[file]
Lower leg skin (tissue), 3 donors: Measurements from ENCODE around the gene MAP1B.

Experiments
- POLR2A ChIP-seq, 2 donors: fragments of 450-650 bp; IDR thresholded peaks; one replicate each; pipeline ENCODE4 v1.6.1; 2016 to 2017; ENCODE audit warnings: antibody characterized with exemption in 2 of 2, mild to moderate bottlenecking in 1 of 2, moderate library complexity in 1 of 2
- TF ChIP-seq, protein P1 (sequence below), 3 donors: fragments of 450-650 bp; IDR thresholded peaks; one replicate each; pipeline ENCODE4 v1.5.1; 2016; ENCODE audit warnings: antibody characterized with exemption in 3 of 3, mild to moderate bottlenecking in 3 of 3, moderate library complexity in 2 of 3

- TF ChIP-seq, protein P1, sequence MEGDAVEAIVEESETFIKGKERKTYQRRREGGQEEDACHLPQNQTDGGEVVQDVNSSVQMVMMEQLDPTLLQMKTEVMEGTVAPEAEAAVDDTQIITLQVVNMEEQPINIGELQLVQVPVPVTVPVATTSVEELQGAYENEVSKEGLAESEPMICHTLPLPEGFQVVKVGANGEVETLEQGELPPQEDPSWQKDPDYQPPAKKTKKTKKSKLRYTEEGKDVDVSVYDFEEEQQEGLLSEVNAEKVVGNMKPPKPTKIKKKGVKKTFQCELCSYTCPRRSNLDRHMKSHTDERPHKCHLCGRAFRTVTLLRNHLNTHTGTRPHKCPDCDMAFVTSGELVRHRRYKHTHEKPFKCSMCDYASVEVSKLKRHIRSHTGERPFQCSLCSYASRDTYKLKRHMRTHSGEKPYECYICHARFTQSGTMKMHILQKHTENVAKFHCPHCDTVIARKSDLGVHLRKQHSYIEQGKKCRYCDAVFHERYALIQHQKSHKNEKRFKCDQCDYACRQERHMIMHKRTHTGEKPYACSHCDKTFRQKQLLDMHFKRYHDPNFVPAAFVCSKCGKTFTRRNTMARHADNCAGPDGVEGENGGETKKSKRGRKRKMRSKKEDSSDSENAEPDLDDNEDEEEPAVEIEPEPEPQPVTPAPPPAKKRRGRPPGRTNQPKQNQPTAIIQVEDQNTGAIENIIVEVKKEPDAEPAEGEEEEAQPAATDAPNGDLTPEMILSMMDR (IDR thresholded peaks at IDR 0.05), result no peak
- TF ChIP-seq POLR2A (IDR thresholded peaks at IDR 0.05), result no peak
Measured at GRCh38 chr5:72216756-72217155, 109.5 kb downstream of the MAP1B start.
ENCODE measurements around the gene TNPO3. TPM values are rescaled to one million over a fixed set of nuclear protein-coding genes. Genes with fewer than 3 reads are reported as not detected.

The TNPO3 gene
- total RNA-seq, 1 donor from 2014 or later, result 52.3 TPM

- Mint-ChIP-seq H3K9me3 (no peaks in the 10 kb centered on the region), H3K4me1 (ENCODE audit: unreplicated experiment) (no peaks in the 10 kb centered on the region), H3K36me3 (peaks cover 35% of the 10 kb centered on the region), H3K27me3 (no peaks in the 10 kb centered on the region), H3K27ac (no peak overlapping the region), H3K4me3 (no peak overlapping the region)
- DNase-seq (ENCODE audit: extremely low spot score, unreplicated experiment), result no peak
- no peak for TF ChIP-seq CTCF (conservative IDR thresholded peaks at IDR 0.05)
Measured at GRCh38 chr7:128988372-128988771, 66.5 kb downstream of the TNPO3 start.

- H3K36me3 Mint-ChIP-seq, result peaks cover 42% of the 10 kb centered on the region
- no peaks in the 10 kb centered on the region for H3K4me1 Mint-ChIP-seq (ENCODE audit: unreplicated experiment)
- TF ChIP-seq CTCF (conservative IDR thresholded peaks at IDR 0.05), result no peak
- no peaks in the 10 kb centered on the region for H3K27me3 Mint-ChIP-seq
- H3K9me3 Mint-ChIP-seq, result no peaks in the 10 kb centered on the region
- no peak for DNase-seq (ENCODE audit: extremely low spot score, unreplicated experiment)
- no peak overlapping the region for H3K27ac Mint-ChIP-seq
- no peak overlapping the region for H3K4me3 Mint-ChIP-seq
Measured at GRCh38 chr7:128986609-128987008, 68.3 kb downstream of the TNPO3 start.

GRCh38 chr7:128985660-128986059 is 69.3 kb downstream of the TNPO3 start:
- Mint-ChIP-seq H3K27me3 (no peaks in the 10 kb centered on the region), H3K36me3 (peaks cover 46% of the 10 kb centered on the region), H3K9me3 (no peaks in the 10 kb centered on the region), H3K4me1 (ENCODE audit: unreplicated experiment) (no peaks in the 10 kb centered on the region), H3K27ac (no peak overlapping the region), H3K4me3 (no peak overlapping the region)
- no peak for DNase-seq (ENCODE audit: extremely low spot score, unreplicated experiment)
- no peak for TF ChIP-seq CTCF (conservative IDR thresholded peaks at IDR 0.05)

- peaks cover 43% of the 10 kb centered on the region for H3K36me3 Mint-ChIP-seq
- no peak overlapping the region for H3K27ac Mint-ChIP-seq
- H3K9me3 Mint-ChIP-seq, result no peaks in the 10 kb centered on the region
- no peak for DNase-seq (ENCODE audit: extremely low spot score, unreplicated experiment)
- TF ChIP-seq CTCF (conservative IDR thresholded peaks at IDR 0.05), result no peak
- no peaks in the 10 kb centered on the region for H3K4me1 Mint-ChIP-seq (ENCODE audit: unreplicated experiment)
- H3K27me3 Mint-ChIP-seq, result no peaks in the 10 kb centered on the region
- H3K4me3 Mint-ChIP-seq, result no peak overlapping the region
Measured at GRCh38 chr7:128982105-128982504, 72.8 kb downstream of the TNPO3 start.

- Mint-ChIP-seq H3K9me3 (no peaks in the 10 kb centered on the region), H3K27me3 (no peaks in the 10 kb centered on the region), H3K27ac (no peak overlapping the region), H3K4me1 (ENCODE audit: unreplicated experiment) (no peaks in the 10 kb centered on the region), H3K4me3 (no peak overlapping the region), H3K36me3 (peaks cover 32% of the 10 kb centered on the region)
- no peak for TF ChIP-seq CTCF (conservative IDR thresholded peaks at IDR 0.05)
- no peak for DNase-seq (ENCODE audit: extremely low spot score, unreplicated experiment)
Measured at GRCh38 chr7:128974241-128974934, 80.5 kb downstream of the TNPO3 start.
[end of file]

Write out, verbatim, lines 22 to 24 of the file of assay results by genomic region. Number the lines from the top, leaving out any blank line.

- no peak overlapping the region for H3K4me3 Mint-ChIP-seq
Measured at GRCh38 chr7:128986609-128987008, 68.3 kb downstream of the TNPO3 start.

GRCh38 chr7:128985660-128986059 is 69.3 kb downstream of the TNPO3 start: